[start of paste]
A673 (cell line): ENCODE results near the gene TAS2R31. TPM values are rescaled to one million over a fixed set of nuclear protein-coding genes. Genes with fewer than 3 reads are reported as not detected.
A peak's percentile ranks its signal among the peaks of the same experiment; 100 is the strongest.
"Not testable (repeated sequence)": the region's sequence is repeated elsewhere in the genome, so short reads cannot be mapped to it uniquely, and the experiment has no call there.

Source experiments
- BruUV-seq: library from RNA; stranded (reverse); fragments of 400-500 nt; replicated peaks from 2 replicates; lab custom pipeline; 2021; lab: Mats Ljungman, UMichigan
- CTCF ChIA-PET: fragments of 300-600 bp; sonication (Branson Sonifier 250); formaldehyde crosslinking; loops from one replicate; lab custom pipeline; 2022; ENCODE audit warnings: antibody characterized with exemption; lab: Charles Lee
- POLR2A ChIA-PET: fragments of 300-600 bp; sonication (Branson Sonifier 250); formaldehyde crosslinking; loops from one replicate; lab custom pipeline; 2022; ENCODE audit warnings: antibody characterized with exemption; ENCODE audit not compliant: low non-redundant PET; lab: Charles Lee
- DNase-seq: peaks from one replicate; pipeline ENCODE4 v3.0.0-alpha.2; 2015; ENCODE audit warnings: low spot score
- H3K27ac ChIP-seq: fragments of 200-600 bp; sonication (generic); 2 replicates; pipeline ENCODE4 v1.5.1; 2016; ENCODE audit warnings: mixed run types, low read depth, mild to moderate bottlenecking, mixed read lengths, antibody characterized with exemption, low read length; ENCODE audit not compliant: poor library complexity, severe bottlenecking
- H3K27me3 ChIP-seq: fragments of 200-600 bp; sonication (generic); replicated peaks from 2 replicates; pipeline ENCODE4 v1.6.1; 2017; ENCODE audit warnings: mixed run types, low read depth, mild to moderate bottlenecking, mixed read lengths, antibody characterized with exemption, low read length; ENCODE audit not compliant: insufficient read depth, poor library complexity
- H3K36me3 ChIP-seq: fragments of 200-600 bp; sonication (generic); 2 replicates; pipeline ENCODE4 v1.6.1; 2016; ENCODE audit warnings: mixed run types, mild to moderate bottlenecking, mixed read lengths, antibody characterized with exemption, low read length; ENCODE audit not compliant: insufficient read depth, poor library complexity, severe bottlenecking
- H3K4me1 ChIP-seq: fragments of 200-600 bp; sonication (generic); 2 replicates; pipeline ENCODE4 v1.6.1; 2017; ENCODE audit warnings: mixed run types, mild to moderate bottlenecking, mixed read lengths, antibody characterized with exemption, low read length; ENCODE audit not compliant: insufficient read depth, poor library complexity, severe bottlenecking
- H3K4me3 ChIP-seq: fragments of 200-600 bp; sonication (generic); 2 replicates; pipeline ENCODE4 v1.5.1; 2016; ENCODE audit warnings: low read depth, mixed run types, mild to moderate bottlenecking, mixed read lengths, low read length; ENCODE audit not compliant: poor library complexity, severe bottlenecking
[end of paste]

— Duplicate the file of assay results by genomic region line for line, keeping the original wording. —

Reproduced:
A673 (cell line): ENCODE results near the gene TAS2R31. TPM values are rescaled to one million over a fixed set of nuclear protein-coding genes. Genes with fewer than 3 reads are reported as not detected.
A peak's percentile ranks its signal among the peaks of the same experiment; 100 is the strongest.
"Not testable (repeated sequence)": the region's sequence is repeated elsewhere in the genome, so short reads cannot be mapped to it uniquely, and the experiment has no call there.

Source experiments
- BruUV-seq: library from RNA; stranded (reverse); fragments of 400-500 nt; replicated peaks from 2 replicates; lab custom pipeline; 2021; lab: Mats Ljungman, UMichigan
- CTCF ChIA-PET: fragments of 300-600 bp; sonication (Branson Sonifier 250); formaldehyde crosslinking; loops from one replicate; lab custom pipeline; 2022; ENCODE audit warnings: antibody characterized with exemption; lab: Charles Lee
- POLR2A ChIA-PET: fragments of 300-600 bp; sonication (Branson Sonifier 250); formaldehyde crosslinking; loops from one replicate; lab custom pipeline; 2022; ENCODE audit warnings: antibody characterized with exemption; ENCODE audit not compliant: low non-redundant PET; lab: Charles Lee
- DNase-seq: peaks from one replicate; pipeline ENCODE4 v3.0.0-alpha.2; 2015; ENCODE audit warnings: low spot score
- H3K27ac ChIP-seq: fragments of 200-600 bp; sonication (generic); 2 replicates; pipeline ENCODE4 v1.5.1; 2016; ENCODE audit warnings: mixed run types, low read depth, mild to moderate bottlenecking, mixed read lengths, antibody characterized with exemption, low read length; ENCODE audit not compliant: poor library complexity, severe bottlenecking
- H3K27me3 ChIP-seq: fragments of 200-600 bp; sonication (generic); replicated peaks from 2 replicates; pipeline ENCODE4 v1.6.1; 2017; ENCODE audit warnings: mixed run types, low read depth, mild to moderate bottlenecking, mixed read lengths, antibody characterized with exemption, low read length; ENCODE audit not compliant: insufficient read depth, poor library complexity
- H3K36me3 ChIP-seq: fragments of 200-600 bp; sonication (generic); 2 replicates; pipeline ENCODE4 v1.6.1; 2016; ENCODE audit warnings: mixed run types, mild to moderate bottlenecking, mixed read lengths, antibody characterized with exemption, low read length; ENCODE audit not compliant: insufficient read depth, poor library complexity, severe bottlenecking
- H3K4me1 ChIP-seq: fragments of 200-600 bp; sonication (generic); 2 replicates; pipeline ENCODE4 v1.6.1; 2017; ENCODE audit warnings: mixed run types, mild to moderate bottlenecking, mixed read lengths, antibody characterized with exemption, low read length; ENCODE audit not compliant: insufficient read depth, poor library complexity, severe bottlenecking
- H3K4me3 ChIP-seq: fragments of 200-600 bp; sonication (generic); 2 replicates; pipeline ENCODE4 v1.5.1; 2016; ENCODE audit warnings: low read depth, mixed run types, mild to moderate bottlenecking, mixed read lengths, low read length; ENCODE audit not compliant: poor library complexity, severe bottlenecking